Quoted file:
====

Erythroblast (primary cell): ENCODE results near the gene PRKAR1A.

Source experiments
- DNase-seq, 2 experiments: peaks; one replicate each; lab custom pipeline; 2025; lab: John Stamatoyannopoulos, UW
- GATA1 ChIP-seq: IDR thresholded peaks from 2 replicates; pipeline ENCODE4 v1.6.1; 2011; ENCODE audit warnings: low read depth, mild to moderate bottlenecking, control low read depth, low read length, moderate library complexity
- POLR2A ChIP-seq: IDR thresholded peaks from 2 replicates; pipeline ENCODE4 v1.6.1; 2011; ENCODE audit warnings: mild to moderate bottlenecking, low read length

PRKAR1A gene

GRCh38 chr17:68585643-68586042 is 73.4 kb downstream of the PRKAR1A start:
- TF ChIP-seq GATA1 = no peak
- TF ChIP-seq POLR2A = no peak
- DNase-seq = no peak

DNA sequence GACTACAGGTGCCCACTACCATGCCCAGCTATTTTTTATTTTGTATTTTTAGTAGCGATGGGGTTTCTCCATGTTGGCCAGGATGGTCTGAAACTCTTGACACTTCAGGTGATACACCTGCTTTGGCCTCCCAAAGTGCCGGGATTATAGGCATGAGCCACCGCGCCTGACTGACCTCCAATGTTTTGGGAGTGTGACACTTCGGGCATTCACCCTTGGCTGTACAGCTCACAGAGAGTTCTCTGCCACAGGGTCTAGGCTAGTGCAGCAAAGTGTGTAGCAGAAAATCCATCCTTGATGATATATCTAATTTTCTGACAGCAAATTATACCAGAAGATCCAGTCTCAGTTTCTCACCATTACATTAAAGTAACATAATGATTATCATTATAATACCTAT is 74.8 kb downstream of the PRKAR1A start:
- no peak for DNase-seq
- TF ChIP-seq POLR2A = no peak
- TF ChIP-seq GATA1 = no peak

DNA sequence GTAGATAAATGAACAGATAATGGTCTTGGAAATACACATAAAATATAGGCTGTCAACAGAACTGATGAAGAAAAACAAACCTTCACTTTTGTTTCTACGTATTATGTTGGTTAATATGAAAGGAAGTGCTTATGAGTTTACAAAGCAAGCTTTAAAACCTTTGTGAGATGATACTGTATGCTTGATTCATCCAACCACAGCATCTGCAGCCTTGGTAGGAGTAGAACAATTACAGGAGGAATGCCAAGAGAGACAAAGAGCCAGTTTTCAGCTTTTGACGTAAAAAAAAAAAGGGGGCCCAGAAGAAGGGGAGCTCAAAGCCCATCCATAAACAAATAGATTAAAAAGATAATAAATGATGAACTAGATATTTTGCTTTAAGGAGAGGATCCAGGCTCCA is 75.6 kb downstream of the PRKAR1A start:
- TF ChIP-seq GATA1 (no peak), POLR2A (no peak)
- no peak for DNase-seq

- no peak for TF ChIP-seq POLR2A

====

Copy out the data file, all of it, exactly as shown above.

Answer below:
Erythroblast (primary cell): ENCODE results near the gene PRKAR1A.

Source experiments
- DNase-seq, 2 experiments: peaks; one replicate each; lab custom pipeline; 2025; lab: John Stamatoyannopoulos, UW
- GATA1 ChIP-seq: IDR thresholded peaks from 2 replicates; pipeline ENCODE4 v1.6.1; 2011; ENCODE audit warnings: low read depth, mild to moderate bottlenecking, control low read depth, low read length, moderate library complexity
- POLR2A ChIP-seq: IDR thresholded peaks from 2 replicates; pipeline ENCODE4 v1.6.1; 2011; ENCODE audit warnings: mild to moderate bottlenecking, low read length

PRKAR1A gene

GRCh38 chr17:68585643-68586042 is 73.4 kb downstream of the PRKAR1A start:
- TF ChIP-seq GATA1 = no peak
- TF ChIP-seq POLR2A = no peak
- DNase-seq = no peak

DNA sequence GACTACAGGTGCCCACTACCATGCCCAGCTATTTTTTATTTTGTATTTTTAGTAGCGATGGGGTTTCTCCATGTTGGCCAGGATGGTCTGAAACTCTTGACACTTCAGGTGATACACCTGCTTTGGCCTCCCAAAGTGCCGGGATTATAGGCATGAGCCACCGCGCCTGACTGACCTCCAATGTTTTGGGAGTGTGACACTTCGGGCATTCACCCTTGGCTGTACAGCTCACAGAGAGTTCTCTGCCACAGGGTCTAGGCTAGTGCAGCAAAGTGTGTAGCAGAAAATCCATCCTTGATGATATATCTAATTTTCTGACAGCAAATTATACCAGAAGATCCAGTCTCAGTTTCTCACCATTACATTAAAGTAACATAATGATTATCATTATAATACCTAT is 74.8 kb downstream of the PRKAR1A start:
- no peak for DNase-seq
- TF ChIP-seq POLR2A = no peak
- TF ChIP-seq GATA1 = no peak

DNA sequence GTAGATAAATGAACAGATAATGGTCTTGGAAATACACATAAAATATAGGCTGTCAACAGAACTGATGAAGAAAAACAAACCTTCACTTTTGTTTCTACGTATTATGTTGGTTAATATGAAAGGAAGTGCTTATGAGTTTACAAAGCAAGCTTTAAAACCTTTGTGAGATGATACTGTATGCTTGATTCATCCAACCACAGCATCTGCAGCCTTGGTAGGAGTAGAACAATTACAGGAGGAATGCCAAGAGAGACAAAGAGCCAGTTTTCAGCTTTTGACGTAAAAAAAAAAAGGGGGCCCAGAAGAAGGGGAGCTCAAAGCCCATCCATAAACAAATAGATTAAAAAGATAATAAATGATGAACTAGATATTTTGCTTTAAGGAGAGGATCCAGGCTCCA is 75.6 kb downstream of the PRKAR1A start:
- TF ChIP-seq GATA1 (no peak), POLR2A (no peak)
- no peak for DNase-seq

- no peak for TF ChIP-seq POLR2A